Who’s ready for Atlanta’s traffic lights to be synced?

It’ll cost the city a cool $35 million to do so


Atlanta has a traffic-light problem. If you’ve driven through much of the city, you’ve encountered this first hand. Motorists can make it past one green light, only to be stopped by another two red lights. Cruising through the city, on many occasions, can be an extremely frustrating experience.

The city wants to change that. As part of its upcoming $250 million infrastructure bond package, it currently plans to spend more than $35 million — the final figure and list of projects is still being approved — to sync traffic signals and replace others across the city. Though traffic engineers have updated signals in some parts of Atlanta, lights haven’t been synchronized on a citywide level in a long, long time. According to at least one report, we’re talking the 1970s.

More than one-third of the city’s intersections with traffic signals — about 350 out of 960, the mayor’s office says — has received upgrades. Some of those improvements have occurred thanks to a Georgia Department of Transportation grant program. Mayor Kasim Reed spokeswoman Jenna Garland tells CL the city could complete the work needed to sync up all intersections if voters approve the bond package on St. Patrick’s Day.

“It would have a very big impact citywide,” Garland says. “Most people who drive around have sat around in traffic. ... Traffic light synchronization hasn’t happened on the level that it needs to.”

According to the city’s public works department, more than $17 million would be used to lay down fiber, install wireless broadband routers, and purchase and install software needed to connect the lights to the city’s Traffic Control Center. Those upgrades would allow the city to automate existing traffic signals and, when necessary, make real-time adjustments to traffic signals depending on the number of motorists passing through a particular part of the city.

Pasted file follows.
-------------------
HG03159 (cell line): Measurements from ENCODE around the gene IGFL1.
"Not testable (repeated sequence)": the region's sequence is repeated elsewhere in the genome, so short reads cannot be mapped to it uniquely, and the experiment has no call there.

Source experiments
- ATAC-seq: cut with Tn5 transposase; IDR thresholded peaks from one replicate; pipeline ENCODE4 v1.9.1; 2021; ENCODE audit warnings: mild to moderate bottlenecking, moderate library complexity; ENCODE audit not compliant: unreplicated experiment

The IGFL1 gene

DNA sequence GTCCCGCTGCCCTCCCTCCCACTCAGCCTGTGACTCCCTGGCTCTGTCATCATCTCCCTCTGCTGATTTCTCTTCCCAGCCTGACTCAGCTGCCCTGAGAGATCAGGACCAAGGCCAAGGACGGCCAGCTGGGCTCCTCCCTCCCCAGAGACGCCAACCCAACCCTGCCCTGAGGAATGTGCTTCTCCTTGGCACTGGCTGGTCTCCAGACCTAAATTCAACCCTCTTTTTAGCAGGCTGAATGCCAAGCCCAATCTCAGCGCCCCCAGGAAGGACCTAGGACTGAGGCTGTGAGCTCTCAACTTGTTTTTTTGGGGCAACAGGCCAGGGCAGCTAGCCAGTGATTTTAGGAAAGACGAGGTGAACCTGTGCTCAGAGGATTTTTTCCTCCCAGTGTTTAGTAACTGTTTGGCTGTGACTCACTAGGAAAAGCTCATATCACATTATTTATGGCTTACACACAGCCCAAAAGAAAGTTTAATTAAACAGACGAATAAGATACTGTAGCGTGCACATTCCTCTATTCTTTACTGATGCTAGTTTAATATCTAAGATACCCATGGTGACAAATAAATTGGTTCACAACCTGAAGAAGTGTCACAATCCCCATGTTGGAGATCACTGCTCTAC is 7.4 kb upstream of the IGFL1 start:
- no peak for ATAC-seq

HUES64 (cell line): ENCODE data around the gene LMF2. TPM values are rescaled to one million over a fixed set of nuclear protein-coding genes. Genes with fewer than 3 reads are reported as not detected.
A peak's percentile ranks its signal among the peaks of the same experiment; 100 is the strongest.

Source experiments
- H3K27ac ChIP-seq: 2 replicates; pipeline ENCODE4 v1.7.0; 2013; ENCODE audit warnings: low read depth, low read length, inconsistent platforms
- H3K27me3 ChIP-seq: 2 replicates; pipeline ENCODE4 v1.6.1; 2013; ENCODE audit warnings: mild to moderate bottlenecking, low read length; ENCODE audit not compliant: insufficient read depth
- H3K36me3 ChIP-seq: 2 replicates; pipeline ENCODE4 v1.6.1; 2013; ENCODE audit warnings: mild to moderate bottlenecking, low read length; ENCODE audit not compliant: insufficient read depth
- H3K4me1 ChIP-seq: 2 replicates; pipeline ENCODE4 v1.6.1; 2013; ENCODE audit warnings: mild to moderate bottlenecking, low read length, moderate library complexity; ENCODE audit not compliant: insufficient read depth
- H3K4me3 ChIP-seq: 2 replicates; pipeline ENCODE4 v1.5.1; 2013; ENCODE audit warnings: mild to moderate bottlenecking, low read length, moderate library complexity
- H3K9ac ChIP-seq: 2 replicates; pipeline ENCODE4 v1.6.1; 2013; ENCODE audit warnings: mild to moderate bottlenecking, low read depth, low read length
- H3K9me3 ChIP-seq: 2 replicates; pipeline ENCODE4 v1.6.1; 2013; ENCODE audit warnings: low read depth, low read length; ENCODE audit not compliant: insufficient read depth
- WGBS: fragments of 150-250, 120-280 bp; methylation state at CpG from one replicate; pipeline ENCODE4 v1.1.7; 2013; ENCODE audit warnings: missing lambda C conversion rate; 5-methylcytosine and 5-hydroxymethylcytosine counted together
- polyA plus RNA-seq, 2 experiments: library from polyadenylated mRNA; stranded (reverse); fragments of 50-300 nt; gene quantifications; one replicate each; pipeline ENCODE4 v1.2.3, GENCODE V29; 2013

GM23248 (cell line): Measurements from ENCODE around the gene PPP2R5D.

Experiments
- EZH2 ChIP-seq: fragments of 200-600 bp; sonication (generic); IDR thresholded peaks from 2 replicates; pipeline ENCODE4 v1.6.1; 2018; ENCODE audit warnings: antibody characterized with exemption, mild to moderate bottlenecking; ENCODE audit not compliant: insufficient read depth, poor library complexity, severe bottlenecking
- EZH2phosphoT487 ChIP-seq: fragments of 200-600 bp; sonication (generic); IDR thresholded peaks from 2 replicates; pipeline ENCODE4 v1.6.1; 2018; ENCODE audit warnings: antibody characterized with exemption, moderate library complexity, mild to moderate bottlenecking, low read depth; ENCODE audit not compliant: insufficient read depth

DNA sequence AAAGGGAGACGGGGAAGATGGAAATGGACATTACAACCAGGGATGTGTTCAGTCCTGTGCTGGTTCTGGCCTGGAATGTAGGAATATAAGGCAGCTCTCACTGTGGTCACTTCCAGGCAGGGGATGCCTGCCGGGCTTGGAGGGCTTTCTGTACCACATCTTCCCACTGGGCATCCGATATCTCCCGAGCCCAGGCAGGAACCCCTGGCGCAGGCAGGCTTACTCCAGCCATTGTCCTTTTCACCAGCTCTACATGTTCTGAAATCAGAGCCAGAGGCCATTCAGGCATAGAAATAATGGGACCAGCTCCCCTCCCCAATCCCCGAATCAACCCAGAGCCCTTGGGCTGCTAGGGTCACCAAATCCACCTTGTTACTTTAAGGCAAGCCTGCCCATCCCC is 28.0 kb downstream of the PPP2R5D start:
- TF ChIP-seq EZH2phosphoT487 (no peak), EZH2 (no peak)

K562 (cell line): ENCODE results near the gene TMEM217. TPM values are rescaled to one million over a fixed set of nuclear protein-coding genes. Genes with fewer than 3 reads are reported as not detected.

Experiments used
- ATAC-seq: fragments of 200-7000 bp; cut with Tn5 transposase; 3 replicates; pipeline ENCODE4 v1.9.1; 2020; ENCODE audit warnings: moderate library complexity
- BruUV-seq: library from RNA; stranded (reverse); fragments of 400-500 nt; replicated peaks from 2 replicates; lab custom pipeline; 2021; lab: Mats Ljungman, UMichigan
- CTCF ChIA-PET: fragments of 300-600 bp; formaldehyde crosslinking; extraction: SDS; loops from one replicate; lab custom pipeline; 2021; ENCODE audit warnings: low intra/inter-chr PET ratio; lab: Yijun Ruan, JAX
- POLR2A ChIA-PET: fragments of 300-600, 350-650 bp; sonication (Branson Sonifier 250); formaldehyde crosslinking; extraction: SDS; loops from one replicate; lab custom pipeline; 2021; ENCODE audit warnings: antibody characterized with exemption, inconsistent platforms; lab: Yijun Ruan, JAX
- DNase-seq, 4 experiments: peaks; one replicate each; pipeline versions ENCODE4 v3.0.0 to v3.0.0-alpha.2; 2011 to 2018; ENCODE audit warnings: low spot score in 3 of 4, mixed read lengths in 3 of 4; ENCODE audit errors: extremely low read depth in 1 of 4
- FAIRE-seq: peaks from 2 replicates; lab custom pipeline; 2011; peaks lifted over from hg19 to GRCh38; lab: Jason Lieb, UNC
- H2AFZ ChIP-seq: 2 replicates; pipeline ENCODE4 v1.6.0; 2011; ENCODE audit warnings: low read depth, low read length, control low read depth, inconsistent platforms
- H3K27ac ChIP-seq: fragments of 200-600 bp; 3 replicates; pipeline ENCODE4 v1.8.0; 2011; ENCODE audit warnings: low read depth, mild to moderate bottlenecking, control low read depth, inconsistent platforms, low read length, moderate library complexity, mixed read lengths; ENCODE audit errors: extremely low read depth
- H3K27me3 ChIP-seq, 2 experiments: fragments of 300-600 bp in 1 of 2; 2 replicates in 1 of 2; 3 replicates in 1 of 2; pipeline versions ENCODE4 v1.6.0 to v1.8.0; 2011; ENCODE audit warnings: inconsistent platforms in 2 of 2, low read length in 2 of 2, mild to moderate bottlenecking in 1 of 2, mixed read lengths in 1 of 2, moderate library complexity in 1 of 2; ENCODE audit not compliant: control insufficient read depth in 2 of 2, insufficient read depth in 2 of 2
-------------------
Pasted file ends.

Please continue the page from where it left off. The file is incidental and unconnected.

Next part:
An additional $18 million would be spent on upgrading current traffic signals by converting them to energy efficient LED lights and installing signal controllers that can transmit and receive information. Garland says that “deferred maintenance” that includes the replacement of old wiring and junction boxes would also take place. Some cash could also be used to upgrade intersections with protected turn lanes, she says.

Sally Flocks, president and CEO of pedestrian advocacy group PEDS, doesn’t have a problem with traffic synchronization if it’s properly done. The city should keep two things in mind when aligning its green and red lights, she says. First, it should be done in a way that discourages speeding.

“A lot depends on how they do it,” Flocks tells CL. “Synchronizing lights is good. Nobody likes sitting at red lights at every intersection. But if motorists keep getting greens through ‘optimization,’ they’re going to be running through it. It can be improved for motorists, but worse for pedestrians.”

According to Flocks, lights should not be synced to allow motorists to travel 50 miles per hour down Courtland Street, but at a slower speed. Wait times at crosswalks should also be reduced during the overall synchronization process too, she says.

Michael Hunter, an associate professor at the Georgia Institute of Technology’s School of Civil and Environmental Engineering, tells CL that traffic signal syncing can improve quality of life for residents through reducing travel times, stops, and delays. But he says it’s important to consider all modes of transportation — be it driving a car, riding a streetcar, pedaling on a bike, or walking on foot — in the process. That particularly includes letting lights stay green long enough for pedestrians to cross streets and coordinating signals in a way that discourages speeding.

In addition, Hunter says that major transportation projects such as traffic signal synchronization often lack enough cash in their budgets to keep the road investments in working shape. He says more local government officials, including those in Atlanta, given the proposed $250 million infrastructure investment, should only build what they can afford to maintain.

“If you’re going to pay for the infrastructure, you need to have a way to maintain it,” he says. “Construction isn’t the big challenge. The overlooked part is maintaining it.”

To see the full list of projects included in the city’s upcoming infrastructure bond package, visit infrastructuremap.org.